During the COVID-19 pandemic, public employees across the nation have given back to their communities in extraordinary ways. From donating to food banks to helping their neighbors and protecting their communities, public employees have been on the front lines.
Here are stories of public employees in service to their communities.
Chesterfield Twp. school donates toys in memory of first Michigan child to die of COVID-19 by Nicole Tuttle. When Detroit police officer LaVondria Herbert lost her 5-year old daughter, Skylar, to COVID-19, the Detroit Police Department, Green Elementary School, and a local radio station stepped in to hold a toy drive in her child’s memory. Herbert’s daughter was the first Michigan child to pass away from COVID-19 in March of last year. The toys, which were purchased after the Green Elementary’s student council raised over $700, were donated to the Children’s Hospital of Michigan. At the donation event, Green Elementary School teacher Katherine Nebel, one of the organizers of the event, said, “Skylar’s mom showed up clenching the bear that her daughter had in the hospital. It brought tears to all of our eyes.” Paired with toys donated for another fundraiser, Bear Hugs Detroit, every child in the hospital was able to receive a toy.
Greenville firefighters climb building to surprise children in hospital by Kristen Cheatam. The Greenville Fire Department in South Carolina brought some joy to children at Shriners Hospital last August. Using their trucks, the firefighters propped their ladders on the side of the hospital building and delivered toy firefighter hats to the children through the windows. Trana Pittam, the director of marketing and communications at the hospital, commented on the children’s reactions, “They were very excited. They’re used to having visitors often and it’s really been a change of pace in this new environment where we really have to watch out for safety, particularly the patients that have been with us for weeks.”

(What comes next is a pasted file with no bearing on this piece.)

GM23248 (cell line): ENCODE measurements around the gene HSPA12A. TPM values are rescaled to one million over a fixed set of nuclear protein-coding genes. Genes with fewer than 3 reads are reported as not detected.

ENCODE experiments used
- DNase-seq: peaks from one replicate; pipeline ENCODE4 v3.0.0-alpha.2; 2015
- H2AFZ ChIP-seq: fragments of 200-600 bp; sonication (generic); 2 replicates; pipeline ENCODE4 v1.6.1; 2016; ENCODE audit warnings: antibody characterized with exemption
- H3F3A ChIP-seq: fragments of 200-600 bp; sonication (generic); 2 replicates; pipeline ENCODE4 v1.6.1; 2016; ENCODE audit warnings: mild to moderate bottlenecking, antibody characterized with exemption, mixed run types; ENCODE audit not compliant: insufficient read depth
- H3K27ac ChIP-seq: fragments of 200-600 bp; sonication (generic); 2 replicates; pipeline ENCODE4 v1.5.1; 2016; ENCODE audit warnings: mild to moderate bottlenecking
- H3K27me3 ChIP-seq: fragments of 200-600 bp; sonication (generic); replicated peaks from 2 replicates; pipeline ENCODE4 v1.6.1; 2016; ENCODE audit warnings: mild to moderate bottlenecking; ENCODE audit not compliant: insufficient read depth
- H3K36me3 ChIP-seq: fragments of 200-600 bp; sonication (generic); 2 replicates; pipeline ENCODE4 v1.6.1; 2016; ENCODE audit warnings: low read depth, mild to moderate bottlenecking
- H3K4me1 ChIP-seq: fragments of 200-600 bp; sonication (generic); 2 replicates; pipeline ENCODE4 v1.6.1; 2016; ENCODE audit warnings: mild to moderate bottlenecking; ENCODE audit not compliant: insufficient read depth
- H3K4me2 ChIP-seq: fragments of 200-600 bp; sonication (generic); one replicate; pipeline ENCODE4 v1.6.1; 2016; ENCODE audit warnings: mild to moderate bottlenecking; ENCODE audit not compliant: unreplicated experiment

These Rhode Islanders got creative amid COVID-19 by Ellen Liberman. In an article for the Rhode Island Monthly in June, Liberman highlighted the efforts of community members who have gone above and beyond during the COVID-19 pandemic. One of those stories was of Amy Almada, a fifth-grade social studies and English language teacher at Emma Whiteknact Elementary School in East Providence. When Almada’s school went virtual in March of last year, she would not only delight her students with random visits from her cat Zoe, but she also shared tips for other teachers on YouTube on how best to teach children virtually. After two weeks, she had garnered half a million views and 4,630 subscribers to her YouTube Channel. Almada commented, “It’s crazy how popular that first video is! It has been shared around the world. I have teachers reaching out to me for help from different states and countries. Zoe hasn’t made an appearance in them yet.”
Be sure to check back next week for more stories of public employees giving back to their communities!